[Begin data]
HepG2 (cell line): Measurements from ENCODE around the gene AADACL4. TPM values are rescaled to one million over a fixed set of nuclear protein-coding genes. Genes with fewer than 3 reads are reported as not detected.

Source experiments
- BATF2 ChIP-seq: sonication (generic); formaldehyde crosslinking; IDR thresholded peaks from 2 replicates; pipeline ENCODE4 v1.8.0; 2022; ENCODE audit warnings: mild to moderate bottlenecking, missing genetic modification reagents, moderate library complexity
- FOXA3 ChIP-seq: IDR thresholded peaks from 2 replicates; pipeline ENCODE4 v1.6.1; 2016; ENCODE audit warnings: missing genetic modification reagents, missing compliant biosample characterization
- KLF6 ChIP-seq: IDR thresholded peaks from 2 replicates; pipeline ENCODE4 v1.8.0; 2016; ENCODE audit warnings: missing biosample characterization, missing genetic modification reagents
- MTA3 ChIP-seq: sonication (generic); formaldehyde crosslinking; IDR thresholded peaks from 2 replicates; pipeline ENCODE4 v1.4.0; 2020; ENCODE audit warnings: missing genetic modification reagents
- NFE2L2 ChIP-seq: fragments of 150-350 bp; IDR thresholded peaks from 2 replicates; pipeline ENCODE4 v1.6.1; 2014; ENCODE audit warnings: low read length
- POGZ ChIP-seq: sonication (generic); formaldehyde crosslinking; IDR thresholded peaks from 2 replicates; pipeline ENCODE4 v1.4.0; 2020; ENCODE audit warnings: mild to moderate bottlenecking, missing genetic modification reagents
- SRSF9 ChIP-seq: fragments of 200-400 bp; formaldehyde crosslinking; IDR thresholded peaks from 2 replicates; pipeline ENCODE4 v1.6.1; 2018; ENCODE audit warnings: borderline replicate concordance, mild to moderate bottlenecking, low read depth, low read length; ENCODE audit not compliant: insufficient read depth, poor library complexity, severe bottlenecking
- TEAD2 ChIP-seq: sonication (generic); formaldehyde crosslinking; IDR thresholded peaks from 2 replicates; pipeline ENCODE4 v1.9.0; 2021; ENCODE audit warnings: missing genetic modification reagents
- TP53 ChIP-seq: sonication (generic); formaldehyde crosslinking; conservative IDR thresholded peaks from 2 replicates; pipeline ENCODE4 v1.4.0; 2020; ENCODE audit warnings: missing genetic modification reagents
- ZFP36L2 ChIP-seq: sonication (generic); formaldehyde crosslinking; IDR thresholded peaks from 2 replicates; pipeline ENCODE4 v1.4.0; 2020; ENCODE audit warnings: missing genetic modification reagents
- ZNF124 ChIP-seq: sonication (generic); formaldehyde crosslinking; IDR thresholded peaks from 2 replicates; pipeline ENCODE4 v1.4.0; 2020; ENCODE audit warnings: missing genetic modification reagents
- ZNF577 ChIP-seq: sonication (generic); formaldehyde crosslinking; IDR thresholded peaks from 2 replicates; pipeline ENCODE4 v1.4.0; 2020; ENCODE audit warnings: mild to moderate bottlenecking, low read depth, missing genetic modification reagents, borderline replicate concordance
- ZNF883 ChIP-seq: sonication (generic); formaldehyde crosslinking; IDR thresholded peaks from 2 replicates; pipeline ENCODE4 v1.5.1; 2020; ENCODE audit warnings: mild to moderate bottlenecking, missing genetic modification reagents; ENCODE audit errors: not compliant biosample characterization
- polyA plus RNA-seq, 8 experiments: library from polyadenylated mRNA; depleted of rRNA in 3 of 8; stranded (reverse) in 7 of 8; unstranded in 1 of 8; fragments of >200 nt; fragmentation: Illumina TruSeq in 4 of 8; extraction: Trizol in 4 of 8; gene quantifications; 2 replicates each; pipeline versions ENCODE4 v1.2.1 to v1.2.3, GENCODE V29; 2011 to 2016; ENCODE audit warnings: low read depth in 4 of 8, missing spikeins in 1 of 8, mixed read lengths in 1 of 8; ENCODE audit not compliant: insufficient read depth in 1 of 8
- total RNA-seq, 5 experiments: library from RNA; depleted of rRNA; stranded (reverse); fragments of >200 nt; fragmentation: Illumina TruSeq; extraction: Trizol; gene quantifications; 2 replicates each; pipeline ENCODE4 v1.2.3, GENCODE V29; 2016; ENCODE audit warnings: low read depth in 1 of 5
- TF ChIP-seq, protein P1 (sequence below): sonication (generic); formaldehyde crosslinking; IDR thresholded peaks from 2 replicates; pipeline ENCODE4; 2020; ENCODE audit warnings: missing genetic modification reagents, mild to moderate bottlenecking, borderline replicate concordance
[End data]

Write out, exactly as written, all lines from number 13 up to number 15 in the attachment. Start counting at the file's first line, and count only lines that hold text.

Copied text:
- ZNF124 ChIP-seq: sonication (generic); formaldehyde crosslinking; IDR thresholded peaks from 2 replicates; pipeline ENCODE4 v1.4.0; 2020; ENCODE audit warnings: missing genetic modification reagents
- ZNF577 ChIP-seq: sonication (generic); formaldehyde crosslinking; IDR thresholded peaks from 2 replicates; pipeline ENCODE4 v1.4.0; 2020; ENCODE audit warnings: mild to moderate bottlenecking, low read depth, missing genetic modification reagents, borderline replicate concordance
- ZNF883 ChIP-seq: sonication (generic); formaldehyde crosslinking; IDR thresholded peaks from 2 replicates; pipeline ENCODE4 v1.5.1; 2020; ENCODE audit warnings: mild to moderate bottlenecking, missing genetic modification reagents; ENCODE audit errors: not compliant biosample characterization